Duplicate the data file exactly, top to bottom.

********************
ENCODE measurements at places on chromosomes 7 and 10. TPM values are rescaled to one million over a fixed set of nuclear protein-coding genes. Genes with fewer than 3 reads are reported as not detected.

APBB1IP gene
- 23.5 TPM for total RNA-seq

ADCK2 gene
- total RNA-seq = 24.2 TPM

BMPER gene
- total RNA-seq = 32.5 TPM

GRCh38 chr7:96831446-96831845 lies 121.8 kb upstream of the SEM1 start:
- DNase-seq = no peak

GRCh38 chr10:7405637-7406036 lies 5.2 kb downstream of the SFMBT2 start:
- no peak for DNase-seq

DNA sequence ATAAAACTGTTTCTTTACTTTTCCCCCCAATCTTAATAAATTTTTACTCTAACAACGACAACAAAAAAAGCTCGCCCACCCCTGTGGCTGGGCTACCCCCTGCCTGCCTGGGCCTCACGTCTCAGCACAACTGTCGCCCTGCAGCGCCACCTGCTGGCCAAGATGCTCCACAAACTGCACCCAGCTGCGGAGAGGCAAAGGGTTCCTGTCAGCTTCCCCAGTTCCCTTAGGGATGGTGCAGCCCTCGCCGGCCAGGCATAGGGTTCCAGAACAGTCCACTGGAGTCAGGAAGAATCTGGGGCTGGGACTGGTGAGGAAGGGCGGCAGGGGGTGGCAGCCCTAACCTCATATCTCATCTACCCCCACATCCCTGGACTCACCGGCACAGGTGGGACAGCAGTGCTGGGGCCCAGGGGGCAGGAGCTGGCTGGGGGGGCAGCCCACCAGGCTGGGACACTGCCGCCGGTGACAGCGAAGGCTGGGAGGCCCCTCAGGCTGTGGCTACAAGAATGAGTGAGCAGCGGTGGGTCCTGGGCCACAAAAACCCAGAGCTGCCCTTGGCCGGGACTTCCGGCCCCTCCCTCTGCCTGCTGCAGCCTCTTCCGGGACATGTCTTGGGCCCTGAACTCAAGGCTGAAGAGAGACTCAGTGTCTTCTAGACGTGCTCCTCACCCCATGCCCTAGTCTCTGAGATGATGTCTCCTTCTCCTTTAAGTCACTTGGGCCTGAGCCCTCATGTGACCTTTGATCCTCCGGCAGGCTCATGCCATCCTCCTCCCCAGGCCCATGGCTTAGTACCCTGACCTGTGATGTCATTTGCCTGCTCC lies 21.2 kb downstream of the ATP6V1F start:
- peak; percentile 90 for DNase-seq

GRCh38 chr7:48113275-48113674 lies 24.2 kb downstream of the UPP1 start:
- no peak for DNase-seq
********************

ENCODE measurements at places on chromosomes 7 and 10. TPM values are rescaled to one million over a fixed set of nuclear protein-coding genes. Genes with fewer than 3 reads are reported as not detected.

APBB1IP gene
- 23.5 TPM for total RNA-seq

ADCK2 gene
- total RNA-seq = 24.2 TPM

BMPER gene
- total RNA-seq = 32.5 TPM

GRCh38 chr7:96831446-96831845 lies 121.8 kb upstream of the SEM1 start:
- DNase-seq = no peak

GRCh38 chr10:7405637-7406036 lies 5.2 kb downstream of the SFMBT2 start:
- no peak for DNase-seq

DNA sequence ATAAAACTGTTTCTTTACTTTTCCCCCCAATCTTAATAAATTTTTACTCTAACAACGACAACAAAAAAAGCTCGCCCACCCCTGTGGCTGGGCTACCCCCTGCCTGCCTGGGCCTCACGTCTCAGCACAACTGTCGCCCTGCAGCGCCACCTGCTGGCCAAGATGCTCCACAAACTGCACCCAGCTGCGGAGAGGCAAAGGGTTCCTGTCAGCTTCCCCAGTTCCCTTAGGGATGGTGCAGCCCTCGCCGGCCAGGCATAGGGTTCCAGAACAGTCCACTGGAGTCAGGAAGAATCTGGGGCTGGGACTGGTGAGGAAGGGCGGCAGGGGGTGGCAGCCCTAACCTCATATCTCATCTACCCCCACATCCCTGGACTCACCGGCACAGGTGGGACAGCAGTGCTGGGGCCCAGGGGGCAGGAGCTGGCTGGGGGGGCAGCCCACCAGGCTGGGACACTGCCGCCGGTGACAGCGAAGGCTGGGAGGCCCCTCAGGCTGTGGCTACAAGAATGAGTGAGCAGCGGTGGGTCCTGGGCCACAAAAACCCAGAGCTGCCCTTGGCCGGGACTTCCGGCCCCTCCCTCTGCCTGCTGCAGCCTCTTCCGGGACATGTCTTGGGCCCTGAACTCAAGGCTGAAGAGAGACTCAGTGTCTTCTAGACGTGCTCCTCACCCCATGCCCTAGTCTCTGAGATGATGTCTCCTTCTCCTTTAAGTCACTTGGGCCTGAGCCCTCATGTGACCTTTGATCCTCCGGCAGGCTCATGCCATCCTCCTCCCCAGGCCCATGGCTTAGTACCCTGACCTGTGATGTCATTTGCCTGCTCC lies 21.2 kb downstream of the ATP6V1F start:
- peak; percentile 90 for DNase-seq

GRCh38 chr7:48113275-48113674 lies 24.2 kb downstream of the UPP1 start:
- no peak for DNase-seq